Roku devices recently gained a “screen mirroring” feature. With a few clicks or taps, you can mirror a Windows 8.1 or Android screen to your Roku. It works a bit like Apple’s AirPlay or Google’s Chromecast screen-mirroring.
Your Roku can do more than just stream from the web. Use it to watch video files you’ve downloaded or ripped yourself, or even play your personal music collection. You can do this with a USB drive or over the local network.
Mac OS X 10.10 Yosemite introduced a new Notification Center. It’s similar to the notification center found in iOS, bringing together widgets and notifications into one location.
Computers normally have a single operating system installed on them, but you can dual-boot multiple operating systems. You can have two (or more) versions of Windows installed side-by-side on the same PC and choose between them at boot time.
Typically, people tether their laptops to their Android phones, using the phone’s data connection to get online from anywhere. But you may also want to “reverse tether,” sharing your PC’s Internet connection with an Android phone or tablet.
Macs can boot into a “Target Disk Mode” that causes them to function like an external hard drive. Connect one Mac to another Mac and you can access its files in the Finder.
Standard “tethering” involves connecting your phone, tablet, or other device to your smartphone, sharing your smartphone’s mobile data connection with your other devices. But you may sometimes want to get your iPhone or iPad online via your PC or Mac.
Windows can turn your laptop (or desktop) into a wireless hotspot, allowing your other devices to connect to it. With Internet Connection Sharing, it can share your Internet connection with those connected devices.
Your Wii U’s GamePad will automatically turn itself on, play a sound to get your attention, and display advertisements for games you might want to buy. It does this when you’re not using the Wi U at all, and that can be a big distraction.
You don’t need third-party virtualization tools like VirtualBox and VMware on Linux. KVM (Kernel-based virtual machine) is an open-source virtualization technology built into the Linux kernel. GNOME Boxes provides a pretty front-end that makes it easy to use.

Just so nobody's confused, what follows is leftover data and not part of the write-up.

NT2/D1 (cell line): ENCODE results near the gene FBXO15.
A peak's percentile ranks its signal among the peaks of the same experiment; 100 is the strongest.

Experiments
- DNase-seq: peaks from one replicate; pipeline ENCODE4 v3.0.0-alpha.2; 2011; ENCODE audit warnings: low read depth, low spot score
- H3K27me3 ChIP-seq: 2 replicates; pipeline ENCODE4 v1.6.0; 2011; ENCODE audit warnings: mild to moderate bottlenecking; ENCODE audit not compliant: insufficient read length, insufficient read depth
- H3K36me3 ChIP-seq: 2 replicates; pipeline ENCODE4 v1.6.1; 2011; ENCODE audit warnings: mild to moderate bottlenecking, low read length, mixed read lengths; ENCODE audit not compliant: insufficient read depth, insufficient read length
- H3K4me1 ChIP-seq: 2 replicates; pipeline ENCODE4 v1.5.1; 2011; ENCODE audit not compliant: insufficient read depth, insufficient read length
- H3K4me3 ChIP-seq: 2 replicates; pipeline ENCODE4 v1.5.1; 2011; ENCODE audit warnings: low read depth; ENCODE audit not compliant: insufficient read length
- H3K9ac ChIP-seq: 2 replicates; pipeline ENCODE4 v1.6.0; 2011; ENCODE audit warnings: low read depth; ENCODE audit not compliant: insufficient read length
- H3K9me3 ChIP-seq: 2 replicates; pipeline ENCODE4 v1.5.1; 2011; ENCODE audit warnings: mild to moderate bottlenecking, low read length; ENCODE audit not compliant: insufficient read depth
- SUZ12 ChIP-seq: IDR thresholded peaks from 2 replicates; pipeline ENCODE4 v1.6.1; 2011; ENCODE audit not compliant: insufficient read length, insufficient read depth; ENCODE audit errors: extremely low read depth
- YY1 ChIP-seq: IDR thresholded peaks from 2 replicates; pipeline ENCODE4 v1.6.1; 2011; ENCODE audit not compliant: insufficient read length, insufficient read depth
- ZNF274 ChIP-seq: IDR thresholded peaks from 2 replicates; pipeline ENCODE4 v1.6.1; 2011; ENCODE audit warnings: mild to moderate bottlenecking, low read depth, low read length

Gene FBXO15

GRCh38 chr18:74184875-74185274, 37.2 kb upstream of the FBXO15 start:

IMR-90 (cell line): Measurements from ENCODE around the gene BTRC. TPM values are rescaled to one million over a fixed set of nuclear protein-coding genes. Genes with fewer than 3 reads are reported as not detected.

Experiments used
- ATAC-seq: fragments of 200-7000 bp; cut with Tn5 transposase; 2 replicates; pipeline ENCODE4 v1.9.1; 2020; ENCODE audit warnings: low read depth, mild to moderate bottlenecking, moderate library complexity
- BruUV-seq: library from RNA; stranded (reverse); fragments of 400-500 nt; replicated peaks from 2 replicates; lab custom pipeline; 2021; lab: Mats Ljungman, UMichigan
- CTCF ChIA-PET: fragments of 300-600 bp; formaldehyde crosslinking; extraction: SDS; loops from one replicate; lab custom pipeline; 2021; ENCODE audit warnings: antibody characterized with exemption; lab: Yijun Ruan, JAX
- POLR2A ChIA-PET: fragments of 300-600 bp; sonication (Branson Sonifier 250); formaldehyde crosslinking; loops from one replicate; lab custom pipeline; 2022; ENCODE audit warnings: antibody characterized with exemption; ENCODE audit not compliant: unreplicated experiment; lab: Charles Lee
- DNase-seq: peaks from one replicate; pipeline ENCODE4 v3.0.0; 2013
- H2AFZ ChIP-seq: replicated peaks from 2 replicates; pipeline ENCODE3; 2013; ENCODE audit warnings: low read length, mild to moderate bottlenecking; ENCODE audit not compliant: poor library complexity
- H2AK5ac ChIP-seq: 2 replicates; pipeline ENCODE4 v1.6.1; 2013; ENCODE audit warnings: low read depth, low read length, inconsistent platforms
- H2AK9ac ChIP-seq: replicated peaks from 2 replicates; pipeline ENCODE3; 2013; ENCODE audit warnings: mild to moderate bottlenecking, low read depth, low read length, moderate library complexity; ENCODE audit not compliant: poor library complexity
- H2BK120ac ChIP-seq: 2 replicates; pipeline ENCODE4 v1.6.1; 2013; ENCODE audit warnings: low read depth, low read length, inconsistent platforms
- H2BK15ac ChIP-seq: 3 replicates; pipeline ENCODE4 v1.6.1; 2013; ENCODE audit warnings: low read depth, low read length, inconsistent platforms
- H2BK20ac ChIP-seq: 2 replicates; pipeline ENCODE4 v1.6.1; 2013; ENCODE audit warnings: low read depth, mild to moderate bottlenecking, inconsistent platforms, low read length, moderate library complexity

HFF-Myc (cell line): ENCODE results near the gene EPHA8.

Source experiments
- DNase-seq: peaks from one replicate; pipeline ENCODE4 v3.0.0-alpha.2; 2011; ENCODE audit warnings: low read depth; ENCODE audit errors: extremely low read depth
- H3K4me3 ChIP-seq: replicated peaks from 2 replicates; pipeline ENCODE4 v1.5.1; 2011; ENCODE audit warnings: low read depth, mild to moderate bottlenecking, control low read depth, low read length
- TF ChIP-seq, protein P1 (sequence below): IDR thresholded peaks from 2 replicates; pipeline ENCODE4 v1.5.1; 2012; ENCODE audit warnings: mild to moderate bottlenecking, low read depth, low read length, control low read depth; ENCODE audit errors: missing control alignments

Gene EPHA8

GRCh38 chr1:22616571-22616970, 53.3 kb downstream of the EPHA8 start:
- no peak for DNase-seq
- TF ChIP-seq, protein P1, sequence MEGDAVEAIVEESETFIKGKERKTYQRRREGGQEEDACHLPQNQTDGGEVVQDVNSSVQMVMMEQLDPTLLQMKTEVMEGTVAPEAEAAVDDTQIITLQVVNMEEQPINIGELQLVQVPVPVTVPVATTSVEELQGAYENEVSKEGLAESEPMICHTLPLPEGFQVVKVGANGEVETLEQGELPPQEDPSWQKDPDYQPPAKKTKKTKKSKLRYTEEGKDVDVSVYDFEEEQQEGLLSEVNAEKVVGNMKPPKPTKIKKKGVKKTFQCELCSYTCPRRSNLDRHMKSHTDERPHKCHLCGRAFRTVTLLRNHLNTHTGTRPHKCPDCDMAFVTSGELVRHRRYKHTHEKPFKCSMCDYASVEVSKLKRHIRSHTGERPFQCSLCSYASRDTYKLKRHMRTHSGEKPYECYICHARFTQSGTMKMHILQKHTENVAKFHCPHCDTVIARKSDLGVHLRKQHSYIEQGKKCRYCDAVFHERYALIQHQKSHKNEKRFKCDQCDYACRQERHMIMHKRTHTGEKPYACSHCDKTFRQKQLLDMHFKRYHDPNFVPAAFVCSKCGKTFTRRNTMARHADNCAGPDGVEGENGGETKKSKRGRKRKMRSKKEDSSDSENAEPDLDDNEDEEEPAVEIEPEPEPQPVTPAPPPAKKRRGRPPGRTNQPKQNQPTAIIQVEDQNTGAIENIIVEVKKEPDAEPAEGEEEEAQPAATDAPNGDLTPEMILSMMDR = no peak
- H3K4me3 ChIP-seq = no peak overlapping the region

Why manage a collection of audio CDs, DVDs, some videos on VHS tapes, photos, and other documents in physical form? Go digital to get all your stuff on your PC — and on your other devices.
Modern CPUs include hardware virtualization features that help accelerate VirtualBox, VMware, Hyper-V, and other virtual machine applications. But Intel VT-x isn’t always enabled by default.
Many hotels still limit you to one or two devices per room — a frustrating limitation, especially when traveling with someone else. Connection restrictions can apply anywhere you have to log into a Wi-Fi network via a portal instead of a standard passphrase.
Windows needs manufacturer-provided hardware drivers before your hardware will work. Linux and other operating systems also need hardware drivers before hardware will work — but hardware drivers are handled differently on Linux.
Wi-Fi hasn’t completely taken over the world yet. Some hotels may offer wired Ethernet connections and spotty or unavailable Wi-Fi, for example. But you can turn that wired Ethernet connection into a Wi-Fi connection all your devices can use.
Need to replace a word with another word, or quickly remove bits of text from a document? Just use search-and-replace — whatever application or browser you’re using, you already have an easy find-and-replace tool available to you.
Practically all smartphones can tether, sharing their data connection with your other devices. You can do this over Wi-Fi, a USB cable, or Bluetooth — if your carrier lets you. You might have to pay extra.
Be sure to wipe your drives, devices, and anything that potentially contained sensitive files before getting rid of it. Whether you’re disposing of it, selling it, or giving it away — securely erase your data first.
The hotspot feature on your iPhone allows you to connect any device to the Internet via your iPhone’s cellular data connection. You can use an USB cable to tether your iPhone to a Mac or Windows PC, too.